isbn 10: 1551435667(bound).isbn 10: 1551433788(pbk.) isbn 13: 9781551435664(bound).isbn 13: 9781551433783(pbk.)
I. Title. II. Series. ps8613.r367d42 2005 jc813’.6 c20059003391
Summary:When it turns out that the boy Frances has met at her job working the nightshift is a stalker, she realizes she may be in serious danger.
First published in the United States,2005 Library of Congress Control Number:2005920401
Orca Book Publishers is dedicated to preserving the environment and has printed this ® book on paper certified by the Forest Stewardship Council .
Orca Book Publishers gratefully acknowledges the support for its publishing programs provided by the following agencies: the Government of Canada through the Canada Book Fund and the Canada Council for the Arts, and the Province of British Columbia through the BC Arts Council and the Book Publishing Tax Credit.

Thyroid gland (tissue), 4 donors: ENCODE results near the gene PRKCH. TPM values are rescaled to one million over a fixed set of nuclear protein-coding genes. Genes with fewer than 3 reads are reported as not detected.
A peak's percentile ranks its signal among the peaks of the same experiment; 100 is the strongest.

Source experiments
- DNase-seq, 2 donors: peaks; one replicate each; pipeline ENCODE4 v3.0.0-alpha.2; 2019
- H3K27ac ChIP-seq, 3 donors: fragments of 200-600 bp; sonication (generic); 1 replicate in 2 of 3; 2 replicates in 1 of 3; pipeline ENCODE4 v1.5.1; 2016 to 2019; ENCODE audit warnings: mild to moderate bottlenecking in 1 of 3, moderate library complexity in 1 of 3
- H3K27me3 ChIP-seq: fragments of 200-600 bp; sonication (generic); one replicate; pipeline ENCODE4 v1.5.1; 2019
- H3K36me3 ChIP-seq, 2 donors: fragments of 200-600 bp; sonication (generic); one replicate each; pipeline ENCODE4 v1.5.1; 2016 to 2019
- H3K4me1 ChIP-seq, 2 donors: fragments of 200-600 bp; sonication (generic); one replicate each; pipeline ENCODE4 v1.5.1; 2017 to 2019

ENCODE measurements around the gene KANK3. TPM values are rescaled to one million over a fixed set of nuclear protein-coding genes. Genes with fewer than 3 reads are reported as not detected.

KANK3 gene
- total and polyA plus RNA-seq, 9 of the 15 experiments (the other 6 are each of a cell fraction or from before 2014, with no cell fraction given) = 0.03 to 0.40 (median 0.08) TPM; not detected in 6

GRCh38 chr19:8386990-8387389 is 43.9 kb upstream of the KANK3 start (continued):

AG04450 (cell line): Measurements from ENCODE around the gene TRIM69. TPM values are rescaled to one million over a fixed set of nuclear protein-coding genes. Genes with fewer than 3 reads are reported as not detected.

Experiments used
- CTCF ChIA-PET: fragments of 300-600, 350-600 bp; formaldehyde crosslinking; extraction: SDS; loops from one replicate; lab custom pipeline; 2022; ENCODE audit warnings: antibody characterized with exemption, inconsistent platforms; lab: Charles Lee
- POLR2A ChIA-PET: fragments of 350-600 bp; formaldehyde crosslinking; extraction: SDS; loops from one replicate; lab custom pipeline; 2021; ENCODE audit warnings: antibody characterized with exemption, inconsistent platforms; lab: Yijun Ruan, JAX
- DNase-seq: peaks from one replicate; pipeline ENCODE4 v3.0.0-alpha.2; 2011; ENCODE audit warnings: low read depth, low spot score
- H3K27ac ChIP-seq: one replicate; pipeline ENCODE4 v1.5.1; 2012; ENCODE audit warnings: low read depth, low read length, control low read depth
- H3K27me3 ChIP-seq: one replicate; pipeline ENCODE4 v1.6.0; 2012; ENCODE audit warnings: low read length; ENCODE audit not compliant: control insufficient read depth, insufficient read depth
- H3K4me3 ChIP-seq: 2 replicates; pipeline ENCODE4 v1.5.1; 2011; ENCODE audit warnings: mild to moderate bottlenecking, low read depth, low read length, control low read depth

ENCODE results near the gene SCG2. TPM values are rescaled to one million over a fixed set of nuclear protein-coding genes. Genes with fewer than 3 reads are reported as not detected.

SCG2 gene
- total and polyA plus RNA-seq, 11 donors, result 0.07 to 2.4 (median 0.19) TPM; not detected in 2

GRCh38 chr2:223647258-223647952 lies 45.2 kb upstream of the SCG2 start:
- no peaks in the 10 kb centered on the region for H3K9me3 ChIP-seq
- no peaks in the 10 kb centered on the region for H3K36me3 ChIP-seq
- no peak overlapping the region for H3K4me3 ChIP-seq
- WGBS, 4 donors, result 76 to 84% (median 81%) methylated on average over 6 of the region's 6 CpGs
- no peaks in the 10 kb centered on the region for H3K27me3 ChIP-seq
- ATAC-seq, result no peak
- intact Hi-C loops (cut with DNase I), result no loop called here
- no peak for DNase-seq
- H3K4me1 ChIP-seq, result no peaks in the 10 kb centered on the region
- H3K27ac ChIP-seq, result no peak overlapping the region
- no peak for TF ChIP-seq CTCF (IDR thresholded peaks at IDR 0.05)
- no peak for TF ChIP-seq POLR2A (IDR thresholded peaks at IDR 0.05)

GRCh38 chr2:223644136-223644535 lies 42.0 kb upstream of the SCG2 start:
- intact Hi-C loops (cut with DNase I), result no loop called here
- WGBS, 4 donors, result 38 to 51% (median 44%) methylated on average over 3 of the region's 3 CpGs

Cover design by Lynn O’Rourke Cover photography by Firstlight.ca
orca book publishers poBox 5626, Stn. BVictoria,bcCanadav8r 6s4
orca book publishers po Box 468 Custer,wa usa 982400468
www.orcabook.com Printed and bound in Canada.
131211109876
In memory of Meg Richardson, who loved stories and who loved us.
C h a p t e r O n e
There was something really weird about that bag of cheese doodles. It was too fat at the bottom or too pointy at the corners or something. I stared at it for ages, but I couldn’t îgure out what was wrong with it. It was making me crazy. I grabbed my hair and screamed. Someone said, “Are you all right?”